WEWOKA, OKLAHOMA -- When Jeanetta Calhoun- Mish left these Seminole County back roads out of high school she had no idea they would circle back as often as they have.
"I drive toward the Canadian River. It calls to me," reads a line in a poem she wrote called 'Storyteller'.
"One of my biggest inspirations is thinking about home,about where we are here in this Seminole County area" she says.
"Doe it always come back to that?" asks one of her readers?
"It seems to," she replies. "Absolutely a sense of place."
Her mother read poetry to her growing up.
Jeanetta wrote her first poem as a second grader.
"The tires hum, an intermittent rain sprinkles the windshield," The Storyteller continues. "A shy moon hides behind a veil of black clouds.
Every since, call them mile markers, or sign posts along her own path, she would write poems about the people in her life and the places that mattered most.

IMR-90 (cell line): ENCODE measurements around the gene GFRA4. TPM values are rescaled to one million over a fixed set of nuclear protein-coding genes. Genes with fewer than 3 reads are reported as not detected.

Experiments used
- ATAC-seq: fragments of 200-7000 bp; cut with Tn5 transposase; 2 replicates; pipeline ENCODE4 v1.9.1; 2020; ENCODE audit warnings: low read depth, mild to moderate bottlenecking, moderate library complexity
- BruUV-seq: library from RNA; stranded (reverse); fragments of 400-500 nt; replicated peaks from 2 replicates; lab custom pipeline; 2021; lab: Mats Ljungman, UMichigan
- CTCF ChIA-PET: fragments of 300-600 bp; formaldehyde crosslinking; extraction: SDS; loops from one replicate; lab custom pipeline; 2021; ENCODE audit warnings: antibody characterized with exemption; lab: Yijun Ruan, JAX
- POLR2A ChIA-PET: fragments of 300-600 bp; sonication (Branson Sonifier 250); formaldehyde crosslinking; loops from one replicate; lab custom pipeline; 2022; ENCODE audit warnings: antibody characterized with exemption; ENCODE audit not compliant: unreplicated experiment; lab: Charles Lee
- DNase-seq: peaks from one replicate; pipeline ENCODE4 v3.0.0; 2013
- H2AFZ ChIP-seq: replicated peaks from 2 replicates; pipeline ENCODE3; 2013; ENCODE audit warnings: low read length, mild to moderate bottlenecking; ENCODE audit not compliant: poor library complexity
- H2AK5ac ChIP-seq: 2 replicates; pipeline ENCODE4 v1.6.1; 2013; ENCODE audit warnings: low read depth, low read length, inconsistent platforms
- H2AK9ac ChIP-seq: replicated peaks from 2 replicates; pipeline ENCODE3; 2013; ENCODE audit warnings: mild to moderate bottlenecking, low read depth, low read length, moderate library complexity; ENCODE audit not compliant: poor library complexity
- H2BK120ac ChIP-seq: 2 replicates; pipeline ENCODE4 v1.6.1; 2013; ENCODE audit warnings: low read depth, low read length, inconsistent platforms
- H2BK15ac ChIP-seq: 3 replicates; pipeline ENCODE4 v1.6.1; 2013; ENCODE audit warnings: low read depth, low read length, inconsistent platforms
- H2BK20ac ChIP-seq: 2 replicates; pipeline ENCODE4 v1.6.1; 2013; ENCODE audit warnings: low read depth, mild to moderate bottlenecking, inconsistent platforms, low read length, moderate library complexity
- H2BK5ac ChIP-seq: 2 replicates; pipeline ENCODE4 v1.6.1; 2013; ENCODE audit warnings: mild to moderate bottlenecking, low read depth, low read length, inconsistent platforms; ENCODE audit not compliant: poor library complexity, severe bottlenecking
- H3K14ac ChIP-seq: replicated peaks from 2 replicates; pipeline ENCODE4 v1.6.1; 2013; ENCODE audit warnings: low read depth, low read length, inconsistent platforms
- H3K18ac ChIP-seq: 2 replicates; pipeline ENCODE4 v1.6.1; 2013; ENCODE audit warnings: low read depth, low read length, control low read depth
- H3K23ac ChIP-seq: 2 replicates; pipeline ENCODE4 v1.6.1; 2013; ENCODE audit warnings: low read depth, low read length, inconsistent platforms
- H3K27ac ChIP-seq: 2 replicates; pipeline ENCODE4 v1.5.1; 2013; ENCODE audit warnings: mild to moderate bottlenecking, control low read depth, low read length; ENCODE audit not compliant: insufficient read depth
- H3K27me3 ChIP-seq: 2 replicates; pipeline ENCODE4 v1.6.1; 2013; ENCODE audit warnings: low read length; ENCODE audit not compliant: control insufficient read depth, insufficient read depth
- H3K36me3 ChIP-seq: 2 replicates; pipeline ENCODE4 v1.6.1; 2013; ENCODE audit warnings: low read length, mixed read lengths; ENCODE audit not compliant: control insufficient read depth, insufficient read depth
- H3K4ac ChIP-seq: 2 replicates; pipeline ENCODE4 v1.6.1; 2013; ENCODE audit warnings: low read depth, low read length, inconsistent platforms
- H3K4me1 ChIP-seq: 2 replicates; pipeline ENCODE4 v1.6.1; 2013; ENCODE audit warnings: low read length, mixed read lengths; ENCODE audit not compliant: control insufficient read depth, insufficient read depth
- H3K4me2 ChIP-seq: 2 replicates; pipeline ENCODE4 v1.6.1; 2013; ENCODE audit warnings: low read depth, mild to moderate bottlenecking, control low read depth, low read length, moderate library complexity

"It seems to be my thing," she admits. "So I'll just keep writing it until I'm not writing it any more."
So her family's farm northwest of town, the creeks and 'barking waters' from which Wewoka are named, the old Mains Street; those memories formed her words.
A poems called Remnats reads, "At 8:30 on Thursday mornings Mrs. Cohen would roll deep canvas bins out onto the breeze way of her dry goods store."
The highways took her far beyond Number 9.
Mish didn't go to college until later in life.
She didn't publish her work right away either.
Home changed some while she was gone.
"A lot of the small towns in this part of Oklahoma are much smaller than they were," she says.
But it's still home.
The way the road curves, which plants grow, the boundaries of her old world are still there.
"I am coming home," reads the last stanza of 'Storyteller'. "I am listening everywhere for your voice."
It's just that Jenetta Calhoun- Mish describes them in a way no one else can.
To read more of her poetry or learn more about her go to http://www.jeanettacalhounmish.com